Home >> News: March 12th, 2020 >> Story
Satnews Daily
March 12th, 2020

Airbus' Successful Launch Sends a Unique Bartolomeo to the ISS

Airbus had a successful launch of their unique Bartolomeo platform last week from Cape Canaveral, Florida. Bartolomeo is now on its journey to the International Space Station (ISS) and will be installed outside of the Columbus Laboratory, the European module of the ISS built by Airbus. Bartolomeo is an all-in-one mission service that pioneers sustainable space for a safe and united world.

Bartolomeo which was named after Christopher Columbus' younger brother is funded by Airbus and will be operated with the support of the European Space Agency (ESA). The platform can host up to 12 different payloads lots, providing the m with a power supply and data transmission back to Earth.

This fact not only provides opportunities for Earth observation, but also environmental and climate research, robotics, material sciences, astrophysics or to test new technologies in space, paving the way for their commercialization. The platform’s unique vantage point 400 kilometers above the Earth offers unobstructed views of the planet enabling the hosting of external payload in low-Earth-orbit.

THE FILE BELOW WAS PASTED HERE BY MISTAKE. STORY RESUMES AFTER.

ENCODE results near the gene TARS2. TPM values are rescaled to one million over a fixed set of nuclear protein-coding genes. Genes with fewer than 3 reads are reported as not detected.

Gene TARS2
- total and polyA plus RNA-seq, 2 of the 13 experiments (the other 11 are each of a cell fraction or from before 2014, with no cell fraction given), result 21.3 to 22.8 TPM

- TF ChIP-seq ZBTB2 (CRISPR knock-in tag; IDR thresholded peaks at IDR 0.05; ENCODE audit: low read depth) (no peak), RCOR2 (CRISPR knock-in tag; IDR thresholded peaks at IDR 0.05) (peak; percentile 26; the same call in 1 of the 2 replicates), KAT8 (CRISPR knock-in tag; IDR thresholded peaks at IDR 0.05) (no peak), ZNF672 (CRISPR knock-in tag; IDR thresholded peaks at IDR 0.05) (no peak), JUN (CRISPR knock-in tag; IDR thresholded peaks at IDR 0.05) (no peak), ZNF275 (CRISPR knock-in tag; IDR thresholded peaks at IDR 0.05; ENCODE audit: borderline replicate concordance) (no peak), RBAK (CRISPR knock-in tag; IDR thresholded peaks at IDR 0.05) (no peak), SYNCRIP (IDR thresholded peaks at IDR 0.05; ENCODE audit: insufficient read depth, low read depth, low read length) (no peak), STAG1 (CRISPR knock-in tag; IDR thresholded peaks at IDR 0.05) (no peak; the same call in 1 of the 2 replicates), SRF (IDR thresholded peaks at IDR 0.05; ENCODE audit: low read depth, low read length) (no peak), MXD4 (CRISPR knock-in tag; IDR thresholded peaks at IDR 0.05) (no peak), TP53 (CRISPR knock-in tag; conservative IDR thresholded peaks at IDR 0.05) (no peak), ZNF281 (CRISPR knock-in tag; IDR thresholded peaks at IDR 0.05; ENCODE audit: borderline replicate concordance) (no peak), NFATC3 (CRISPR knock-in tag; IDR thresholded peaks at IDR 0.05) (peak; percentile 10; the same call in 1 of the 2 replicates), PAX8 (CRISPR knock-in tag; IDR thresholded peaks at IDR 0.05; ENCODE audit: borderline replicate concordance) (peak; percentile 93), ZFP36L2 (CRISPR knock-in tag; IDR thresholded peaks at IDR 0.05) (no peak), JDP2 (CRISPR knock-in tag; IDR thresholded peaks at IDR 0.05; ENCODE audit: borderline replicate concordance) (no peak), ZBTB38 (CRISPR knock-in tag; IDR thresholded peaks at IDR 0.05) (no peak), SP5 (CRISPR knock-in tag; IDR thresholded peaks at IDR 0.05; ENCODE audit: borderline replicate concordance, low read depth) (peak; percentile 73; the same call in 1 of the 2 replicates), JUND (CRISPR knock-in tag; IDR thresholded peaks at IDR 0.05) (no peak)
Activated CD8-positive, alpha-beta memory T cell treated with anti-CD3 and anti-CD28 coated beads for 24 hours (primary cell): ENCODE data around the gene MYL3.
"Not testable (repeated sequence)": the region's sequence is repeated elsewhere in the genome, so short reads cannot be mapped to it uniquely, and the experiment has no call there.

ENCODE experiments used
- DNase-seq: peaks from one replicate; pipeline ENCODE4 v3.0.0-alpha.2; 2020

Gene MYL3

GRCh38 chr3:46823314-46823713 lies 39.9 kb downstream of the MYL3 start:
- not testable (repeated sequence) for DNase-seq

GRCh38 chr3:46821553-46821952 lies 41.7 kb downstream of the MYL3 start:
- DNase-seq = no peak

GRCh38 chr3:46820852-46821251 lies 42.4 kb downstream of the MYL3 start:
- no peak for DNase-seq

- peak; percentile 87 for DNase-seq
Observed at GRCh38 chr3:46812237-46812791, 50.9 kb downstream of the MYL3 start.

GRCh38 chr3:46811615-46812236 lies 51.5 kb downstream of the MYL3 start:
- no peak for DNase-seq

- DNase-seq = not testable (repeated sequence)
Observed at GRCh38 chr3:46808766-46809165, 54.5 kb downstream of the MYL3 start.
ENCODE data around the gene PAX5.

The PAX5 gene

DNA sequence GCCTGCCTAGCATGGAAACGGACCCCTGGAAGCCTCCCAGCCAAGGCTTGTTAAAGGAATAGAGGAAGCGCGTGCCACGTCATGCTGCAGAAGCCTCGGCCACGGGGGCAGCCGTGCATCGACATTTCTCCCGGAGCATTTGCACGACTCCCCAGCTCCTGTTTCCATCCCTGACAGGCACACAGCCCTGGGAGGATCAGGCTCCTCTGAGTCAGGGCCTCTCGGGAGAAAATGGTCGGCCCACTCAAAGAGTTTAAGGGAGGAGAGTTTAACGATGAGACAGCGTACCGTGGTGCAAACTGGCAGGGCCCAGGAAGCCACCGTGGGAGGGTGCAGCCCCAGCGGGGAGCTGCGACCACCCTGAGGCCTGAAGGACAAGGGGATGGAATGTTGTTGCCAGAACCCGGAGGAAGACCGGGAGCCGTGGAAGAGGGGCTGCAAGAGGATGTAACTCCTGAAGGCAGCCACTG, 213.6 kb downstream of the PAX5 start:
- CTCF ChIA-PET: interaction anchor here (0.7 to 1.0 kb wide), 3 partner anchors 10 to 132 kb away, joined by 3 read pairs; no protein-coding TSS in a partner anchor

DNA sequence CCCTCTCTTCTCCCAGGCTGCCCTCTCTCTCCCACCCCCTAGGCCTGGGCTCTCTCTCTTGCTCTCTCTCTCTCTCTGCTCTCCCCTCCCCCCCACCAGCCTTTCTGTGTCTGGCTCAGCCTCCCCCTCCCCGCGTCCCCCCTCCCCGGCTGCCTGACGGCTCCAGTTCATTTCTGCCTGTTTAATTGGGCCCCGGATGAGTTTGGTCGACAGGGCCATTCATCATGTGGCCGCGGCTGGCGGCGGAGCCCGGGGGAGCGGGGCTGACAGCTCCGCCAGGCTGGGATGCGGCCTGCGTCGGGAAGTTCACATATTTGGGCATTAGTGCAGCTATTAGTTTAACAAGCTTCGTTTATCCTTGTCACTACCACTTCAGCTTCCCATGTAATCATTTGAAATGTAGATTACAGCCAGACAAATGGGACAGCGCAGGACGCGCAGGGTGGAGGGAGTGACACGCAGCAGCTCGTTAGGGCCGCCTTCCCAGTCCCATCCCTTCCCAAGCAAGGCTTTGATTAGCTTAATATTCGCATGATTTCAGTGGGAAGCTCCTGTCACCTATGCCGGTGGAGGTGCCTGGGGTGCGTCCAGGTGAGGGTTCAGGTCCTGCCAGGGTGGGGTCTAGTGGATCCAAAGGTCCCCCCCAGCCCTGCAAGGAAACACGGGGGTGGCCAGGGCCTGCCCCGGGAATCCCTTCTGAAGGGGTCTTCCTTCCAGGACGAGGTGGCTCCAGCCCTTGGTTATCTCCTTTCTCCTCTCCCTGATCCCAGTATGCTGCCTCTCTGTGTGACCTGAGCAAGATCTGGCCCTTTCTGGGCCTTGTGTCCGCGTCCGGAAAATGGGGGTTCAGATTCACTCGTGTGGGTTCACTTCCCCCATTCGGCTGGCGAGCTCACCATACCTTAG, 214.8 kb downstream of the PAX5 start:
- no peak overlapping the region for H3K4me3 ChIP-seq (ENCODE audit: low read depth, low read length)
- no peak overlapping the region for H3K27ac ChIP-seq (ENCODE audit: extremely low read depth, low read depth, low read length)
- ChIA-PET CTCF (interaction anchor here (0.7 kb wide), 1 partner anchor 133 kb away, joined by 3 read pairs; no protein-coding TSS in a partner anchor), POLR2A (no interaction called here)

Andreas Hammer, Airbus’ Head of Space Exploration said that this unique platform will offer new and affordable Earth observation applications and give companies and research institutions the unique opportunity to explore their project quickly and easily in space.

Launch opportunities are available on every servicing mission to the ISS which is around every three months, and the payload accommodations allows slots for a wide range of payload mass going from 5 to 450 kg. According to Airbus they will be provided with optical data downlink capacity of one to two Terabytes per day.

In just 12 months any payload can be prepared and ready to operate. Payload sizes, interfaces, preparation before launch and integration processes are generally standardized reducing lead times and reducing costs as compared to traditional mission costs.